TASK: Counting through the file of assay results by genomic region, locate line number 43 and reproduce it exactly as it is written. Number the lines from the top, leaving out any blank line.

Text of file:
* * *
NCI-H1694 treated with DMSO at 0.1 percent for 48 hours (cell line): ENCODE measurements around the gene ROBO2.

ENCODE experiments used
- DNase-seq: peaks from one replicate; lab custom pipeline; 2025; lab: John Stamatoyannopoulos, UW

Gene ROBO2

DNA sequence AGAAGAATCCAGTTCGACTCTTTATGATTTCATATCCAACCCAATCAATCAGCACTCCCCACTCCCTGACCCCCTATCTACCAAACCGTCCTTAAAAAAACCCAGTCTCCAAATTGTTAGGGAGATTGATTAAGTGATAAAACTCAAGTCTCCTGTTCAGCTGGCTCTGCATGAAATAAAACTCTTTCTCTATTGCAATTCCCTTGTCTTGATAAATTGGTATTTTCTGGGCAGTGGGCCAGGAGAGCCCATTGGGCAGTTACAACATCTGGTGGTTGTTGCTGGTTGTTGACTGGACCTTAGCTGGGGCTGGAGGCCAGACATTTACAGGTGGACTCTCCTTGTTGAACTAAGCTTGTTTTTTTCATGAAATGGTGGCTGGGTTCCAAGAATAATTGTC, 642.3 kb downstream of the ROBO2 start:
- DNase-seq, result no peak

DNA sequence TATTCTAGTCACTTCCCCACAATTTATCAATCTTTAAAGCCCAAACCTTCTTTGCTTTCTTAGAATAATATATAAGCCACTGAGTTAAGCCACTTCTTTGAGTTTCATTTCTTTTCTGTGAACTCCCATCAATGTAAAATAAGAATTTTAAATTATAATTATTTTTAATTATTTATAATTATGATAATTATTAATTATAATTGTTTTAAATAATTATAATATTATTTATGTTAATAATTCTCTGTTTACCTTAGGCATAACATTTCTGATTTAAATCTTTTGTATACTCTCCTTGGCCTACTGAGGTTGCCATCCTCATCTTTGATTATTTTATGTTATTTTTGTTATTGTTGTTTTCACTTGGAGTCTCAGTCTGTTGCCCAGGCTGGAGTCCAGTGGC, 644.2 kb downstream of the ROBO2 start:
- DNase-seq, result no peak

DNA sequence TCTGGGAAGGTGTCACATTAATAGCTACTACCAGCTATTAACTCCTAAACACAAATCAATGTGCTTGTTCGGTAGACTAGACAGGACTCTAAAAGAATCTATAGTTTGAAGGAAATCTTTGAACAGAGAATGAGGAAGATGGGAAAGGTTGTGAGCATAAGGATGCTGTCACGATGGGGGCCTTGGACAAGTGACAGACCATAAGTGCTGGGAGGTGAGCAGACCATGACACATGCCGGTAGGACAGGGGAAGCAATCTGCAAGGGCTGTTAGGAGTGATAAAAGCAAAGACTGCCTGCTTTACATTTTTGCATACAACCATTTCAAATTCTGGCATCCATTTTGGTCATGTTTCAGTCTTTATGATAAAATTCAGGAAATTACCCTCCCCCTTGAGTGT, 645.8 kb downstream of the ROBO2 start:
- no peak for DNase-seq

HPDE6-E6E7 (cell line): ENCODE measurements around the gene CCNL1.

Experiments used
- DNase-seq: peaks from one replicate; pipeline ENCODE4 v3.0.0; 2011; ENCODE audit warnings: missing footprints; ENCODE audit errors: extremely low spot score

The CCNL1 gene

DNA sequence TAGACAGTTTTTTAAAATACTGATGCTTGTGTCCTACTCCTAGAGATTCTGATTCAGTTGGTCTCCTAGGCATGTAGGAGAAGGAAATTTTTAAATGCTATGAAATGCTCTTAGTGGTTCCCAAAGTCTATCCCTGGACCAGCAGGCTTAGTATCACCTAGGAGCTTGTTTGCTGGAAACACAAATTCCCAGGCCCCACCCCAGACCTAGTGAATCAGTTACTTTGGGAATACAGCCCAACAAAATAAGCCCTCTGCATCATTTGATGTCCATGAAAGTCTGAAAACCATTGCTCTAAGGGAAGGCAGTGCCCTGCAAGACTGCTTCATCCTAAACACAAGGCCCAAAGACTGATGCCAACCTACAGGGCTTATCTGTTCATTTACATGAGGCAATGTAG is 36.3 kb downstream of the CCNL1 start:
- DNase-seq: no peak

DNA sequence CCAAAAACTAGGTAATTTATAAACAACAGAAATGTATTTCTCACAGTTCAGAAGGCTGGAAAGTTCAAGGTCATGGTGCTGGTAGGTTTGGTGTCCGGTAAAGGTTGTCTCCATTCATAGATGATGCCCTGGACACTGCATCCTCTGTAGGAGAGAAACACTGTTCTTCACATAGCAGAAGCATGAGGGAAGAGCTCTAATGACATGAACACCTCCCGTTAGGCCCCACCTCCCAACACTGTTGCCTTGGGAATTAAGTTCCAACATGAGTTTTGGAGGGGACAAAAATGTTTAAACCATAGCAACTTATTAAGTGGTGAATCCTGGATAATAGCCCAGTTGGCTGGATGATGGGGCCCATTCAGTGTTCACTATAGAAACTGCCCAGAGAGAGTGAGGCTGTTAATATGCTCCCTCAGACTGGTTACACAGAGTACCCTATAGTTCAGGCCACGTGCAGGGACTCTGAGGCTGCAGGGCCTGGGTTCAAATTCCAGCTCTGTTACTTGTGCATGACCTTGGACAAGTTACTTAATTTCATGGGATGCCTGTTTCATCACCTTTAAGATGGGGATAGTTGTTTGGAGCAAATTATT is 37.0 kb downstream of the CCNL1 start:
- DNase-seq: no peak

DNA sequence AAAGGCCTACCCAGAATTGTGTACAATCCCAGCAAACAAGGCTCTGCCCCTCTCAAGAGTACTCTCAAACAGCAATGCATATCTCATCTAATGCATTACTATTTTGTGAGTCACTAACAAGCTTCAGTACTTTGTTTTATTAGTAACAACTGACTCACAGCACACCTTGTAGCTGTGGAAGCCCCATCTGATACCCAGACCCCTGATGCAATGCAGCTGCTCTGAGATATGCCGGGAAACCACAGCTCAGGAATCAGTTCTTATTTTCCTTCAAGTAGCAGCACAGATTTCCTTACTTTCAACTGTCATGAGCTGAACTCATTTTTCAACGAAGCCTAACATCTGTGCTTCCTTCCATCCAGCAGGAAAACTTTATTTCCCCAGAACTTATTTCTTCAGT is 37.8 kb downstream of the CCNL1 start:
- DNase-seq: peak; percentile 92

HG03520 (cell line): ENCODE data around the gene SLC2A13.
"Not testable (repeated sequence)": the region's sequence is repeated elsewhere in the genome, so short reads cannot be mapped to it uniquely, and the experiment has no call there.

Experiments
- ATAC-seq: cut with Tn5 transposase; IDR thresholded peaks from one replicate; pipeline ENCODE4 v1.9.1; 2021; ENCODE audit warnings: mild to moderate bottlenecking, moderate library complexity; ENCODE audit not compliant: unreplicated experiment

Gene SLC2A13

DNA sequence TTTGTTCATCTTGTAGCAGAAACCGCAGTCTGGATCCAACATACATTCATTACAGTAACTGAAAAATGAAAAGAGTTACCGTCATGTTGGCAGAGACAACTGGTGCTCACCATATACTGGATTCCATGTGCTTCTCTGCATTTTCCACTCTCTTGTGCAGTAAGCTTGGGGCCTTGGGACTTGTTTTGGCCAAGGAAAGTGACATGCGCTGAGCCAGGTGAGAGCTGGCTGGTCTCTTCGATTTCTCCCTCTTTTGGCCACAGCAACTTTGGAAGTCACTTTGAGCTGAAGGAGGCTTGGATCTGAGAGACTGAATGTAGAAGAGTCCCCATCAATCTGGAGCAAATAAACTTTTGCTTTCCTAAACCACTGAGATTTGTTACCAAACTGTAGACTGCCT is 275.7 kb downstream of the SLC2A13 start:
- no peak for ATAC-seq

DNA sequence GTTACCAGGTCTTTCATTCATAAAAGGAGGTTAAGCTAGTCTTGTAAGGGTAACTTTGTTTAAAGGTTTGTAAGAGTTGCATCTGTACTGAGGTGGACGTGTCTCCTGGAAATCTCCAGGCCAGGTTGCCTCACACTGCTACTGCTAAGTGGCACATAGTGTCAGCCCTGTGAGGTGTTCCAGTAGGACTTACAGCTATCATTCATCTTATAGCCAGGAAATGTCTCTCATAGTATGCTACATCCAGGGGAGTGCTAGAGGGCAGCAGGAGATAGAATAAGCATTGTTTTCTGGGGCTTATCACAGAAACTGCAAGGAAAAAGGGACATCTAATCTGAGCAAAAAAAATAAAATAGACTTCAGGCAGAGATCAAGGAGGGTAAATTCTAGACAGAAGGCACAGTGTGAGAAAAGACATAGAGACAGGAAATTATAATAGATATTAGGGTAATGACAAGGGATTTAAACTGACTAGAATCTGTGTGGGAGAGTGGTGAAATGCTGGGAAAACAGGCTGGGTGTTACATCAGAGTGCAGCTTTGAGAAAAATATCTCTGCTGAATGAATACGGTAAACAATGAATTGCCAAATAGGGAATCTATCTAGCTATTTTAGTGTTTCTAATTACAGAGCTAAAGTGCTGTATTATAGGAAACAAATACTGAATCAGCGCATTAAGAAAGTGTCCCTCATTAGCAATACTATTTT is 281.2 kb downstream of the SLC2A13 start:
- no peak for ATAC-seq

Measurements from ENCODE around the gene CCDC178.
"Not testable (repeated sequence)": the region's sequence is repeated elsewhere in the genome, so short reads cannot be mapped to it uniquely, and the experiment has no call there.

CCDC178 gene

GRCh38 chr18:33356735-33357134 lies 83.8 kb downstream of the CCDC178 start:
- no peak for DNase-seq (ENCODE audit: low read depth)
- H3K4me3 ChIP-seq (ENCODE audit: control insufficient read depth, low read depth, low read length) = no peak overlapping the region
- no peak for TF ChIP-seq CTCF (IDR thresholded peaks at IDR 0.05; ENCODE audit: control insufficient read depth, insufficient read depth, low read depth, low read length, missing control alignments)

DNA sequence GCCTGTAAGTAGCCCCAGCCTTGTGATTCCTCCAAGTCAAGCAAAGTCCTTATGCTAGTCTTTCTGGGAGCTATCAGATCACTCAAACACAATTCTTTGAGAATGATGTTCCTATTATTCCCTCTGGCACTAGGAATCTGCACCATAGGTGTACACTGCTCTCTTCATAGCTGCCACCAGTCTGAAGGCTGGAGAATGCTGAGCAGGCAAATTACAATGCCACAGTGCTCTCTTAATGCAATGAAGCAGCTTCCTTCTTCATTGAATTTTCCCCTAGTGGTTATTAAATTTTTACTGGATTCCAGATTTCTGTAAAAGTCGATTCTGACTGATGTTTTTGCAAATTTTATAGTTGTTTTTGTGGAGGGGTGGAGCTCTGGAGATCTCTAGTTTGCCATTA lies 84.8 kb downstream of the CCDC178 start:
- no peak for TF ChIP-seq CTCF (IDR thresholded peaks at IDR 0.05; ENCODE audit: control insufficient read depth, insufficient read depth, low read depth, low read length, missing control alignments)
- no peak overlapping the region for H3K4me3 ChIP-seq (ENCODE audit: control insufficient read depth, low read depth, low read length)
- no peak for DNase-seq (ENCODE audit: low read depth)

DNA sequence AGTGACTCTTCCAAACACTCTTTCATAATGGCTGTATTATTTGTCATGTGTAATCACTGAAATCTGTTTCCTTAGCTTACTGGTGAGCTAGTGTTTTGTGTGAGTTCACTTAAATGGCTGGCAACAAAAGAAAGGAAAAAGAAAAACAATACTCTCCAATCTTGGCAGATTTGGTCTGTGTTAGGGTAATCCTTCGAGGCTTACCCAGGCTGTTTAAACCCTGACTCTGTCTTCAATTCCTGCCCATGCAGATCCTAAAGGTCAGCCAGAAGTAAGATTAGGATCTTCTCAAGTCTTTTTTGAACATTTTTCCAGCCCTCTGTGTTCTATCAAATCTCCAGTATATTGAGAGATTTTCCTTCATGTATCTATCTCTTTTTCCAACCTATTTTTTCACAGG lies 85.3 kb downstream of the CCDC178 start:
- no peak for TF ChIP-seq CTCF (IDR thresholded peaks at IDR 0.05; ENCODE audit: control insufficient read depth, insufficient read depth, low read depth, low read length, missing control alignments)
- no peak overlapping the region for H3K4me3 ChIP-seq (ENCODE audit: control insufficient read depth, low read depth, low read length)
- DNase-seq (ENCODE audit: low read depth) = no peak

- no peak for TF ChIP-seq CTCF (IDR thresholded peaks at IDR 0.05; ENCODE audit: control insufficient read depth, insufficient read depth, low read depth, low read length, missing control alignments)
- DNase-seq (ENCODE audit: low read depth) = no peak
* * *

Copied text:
- no peak overlapping the region for H3K4me3 ChIP-seq (ENCODE audit: control insufficient read depth, low read depth, low read length)